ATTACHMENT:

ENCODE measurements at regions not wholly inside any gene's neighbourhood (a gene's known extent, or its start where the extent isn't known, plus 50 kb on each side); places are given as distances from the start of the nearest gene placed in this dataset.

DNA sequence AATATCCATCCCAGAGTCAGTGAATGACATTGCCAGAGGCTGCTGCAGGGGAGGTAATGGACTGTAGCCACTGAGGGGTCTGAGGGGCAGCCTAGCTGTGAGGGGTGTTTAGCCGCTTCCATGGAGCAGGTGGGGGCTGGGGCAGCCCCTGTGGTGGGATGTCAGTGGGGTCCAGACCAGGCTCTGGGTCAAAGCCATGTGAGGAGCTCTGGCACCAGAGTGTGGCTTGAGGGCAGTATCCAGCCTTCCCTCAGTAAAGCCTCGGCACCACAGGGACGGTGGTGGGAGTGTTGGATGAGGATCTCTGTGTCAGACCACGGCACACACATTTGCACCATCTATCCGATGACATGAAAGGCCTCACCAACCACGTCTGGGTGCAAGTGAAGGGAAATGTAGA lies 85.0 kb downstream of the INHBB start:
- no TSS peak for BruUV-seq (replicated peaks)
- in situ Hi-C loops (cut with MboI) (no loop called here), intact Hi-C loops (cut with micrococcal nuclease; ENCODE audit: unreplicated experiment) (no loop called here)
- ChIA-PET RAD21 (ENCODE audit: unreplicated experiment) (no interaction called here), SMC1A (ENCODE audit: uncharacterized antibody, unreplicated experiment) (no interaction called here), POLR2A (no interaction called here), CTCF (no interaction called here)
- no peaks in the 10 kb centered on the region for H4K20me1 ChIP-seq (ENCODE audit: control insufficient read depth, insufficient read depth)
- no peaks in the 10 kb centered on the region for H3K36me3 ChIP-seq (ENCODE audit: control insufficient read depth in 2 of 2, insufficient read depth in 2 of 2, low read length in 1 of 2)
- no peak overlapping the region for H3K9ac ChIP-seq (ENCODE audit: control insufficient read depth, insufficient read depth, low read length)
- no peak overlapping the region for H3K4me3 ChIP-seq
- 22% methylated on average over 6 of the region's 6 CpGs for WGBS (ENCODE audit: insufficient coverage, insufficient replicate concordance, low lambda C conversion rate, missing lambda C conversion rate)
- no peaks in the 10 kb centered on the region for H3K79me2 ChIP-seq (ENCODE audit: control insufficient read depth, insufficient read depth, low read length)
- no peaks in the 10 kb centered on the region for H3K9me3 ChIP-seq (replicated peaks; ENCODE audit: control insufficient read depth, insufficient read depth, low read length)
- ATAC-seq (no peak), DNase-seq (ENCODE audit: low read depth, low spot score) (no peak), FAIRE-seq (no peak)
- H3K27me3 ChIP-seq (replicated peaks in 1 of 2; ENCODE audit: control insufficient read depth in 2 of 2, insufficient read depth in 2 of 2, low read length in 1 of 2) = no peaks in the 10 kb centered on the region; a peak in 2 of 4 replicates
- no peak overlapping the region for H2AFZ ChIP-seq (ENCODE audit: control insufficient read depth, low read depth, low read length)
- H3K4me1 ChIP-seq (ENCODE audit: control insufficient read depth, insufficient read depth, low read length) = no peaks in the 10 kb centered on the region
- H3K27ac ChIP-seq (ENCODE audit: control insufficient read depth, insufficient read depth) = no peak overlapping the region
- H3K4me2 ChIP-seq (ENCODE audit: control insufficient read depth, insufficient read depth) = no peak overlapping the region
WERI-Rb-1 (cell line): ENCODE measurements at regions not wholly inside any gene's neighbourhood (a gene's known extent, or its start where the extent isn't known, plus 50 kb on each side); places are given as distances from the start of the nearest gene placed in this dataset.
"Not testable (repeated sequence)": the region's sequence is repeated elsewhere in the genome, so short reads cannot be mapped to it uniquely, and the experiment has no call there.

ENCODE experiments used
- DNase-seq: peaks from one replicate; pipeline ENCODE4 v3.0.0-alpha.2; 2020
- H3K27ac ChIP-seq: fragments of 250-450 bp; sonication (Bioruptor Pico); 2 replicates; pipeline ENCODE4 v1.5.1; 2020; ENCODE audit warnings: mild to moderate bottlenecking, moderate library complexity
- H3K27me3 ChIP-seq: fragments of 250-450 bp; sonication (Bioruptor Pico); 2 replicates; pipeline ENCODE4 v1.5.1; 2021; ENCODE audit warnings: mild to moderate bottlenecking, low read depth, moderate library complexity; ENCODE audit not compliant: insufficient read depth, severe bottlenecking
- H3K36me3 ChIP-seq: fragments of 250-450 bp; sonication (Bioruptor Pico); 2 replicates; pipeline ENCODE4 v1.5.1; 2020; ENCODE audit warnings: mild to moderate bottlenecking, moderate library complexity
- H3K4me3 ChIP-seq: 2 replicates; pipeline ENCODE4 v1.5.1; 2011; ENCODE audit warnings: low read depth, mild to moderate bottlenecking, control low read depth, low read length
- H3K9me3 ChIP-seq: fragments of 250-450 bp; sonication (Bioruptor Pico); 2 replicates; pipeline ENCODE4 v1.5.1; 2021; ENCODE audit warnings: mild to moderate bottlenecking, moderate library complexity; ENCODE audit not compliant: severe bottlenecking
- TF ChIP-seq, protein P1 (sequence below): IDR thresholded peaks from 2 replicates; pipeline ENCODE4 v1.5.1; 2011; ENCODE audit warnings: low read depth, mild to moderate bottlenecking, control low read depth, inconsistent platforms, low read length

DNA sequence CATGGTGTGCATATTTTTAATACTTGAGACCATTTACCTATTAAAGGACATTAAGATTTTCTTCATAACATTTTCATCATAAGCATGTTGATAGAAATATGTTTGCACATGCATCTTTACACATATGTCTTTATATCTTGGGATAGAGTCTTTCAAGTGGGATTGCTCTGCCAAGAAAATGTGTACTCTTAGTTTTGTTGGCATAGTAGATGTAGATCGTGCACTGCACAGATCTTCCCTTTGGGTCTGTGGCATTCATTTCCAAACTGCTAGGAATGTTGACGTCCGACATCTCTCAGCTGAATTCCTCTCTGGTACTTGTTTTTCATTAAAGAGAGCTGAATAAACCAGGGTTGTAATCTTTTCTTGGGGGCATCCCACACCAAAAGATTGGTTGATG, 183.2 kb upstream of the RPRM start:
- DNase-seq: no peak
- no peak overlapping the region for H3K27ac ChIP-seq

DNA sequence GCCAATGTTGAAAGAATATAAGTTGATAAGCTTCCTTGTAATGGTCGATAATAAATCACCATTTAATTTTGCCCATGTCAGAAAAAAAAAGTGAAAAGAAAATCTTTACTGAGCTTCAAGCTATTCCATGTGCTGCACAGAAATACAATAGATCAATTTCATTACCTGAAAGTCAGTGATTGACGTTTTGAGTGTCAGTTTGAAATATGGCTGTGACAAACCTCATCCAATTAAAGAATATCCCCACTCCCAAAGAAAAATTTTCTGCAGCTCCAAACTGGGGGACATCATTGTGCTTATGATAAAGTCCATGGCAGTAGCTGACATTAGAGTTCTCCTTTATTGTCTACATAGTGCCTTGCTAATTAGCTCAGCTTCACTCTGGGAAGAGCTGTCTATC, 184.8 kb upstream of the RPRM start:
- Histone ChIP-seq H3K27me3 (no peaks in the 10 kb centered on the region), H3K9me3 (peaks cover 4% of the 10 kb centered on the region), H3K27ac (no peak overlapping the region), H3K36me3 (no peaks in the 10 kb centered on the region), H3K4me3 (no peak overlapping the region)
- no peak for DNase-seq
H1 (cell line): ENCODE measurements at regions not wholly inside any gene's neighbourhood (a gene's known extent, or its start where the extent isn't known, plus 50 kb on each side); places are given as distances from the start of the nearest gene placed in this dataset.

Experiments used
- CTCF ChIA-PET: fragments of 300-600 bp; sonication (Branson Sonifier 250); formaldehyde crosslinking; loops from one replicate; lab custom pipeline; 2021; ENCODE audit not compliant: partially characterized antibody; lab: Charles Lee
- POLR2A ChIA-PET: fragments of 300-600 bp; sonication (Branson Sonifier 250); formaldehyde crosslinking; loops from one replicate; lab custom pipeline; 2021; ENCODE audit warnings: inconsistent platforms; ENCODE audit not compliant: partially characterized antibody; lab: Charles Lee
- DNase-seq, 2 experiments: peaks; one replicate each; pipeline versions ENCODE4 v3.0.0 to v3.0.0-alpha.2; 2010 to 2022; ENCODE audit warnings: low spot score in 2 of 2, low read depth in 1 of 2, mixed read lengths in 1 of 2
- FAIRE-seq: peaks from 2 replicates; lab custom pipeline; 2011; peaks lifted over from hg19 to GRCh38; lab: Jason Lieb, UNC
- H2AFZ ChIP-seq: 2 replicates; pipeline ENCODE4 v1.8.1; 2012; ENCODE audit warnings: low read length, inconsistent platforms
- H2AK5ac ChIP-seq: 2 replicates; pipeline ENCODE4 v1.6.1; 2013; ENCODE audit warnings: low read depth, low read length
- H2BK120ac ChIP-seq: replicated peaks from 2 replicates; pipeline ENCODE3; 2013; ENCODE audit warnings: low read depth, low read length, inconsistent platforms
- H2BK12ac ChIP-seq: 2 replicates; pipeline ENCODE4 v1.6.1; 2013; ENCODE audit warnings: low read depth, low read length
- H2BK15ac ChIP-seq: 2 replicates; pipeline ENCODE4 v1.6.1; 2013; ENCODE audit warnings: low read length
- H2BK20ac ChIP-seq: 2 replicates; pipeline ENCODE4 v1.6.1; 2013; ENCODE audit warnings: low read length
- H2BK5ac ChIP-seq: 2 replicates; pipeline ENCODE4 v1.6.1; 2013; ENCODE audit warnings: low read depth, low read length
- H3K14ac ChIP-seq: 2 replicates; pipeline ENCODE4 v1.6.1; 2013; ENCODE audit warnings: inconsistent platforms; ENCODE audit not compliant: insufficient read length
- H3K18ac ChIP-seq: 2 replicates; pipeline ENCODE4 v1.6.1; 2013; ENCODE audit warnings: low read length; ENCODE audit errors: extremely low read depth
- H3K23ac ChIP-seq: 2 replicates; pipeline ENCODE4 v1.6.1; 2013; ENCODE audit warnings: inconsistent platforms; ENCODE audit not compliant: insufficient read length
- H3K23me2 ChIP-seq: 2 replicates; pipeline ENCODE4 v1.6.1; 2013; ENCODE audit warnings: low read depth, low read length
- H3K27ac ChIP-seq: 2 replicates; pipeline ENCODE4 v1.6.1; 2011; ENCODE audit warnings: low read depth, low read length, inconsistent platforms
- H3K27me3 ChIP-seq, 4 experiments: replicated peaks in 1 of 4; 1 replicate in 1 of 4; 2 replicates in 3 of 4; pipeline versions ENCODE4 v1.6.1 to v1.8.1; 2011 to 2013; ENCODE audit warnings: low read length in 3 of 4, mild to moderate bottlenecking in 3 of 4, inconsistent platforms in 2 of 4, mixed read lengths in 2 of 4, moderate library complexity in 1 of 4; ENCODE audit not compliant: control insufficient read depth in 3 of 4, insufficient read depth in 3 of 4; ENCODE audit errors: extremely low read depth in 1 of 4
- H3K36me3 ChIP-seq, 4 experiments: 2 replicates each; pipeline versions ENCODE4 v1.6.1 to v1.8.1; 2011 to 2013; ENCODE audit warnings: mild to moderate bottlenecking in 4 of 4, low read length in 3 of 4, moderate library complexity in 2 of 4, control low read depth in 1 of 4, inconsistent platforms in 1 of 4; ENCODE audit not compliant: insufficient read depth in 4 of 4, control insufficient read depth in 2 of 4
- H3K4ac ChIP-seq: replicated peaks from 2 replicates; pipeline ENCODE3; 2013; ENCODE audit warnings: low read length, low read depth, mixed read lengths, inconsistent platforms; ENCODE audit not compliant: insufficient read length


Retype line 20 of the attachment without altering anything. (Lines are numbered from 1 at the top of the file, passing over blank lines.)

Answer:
"Not testable (repeated sequence)": the region's sequence is repeated elsewhere in the genome, so short reads cannot be mapped to it uniquely, and the experiment has no call there.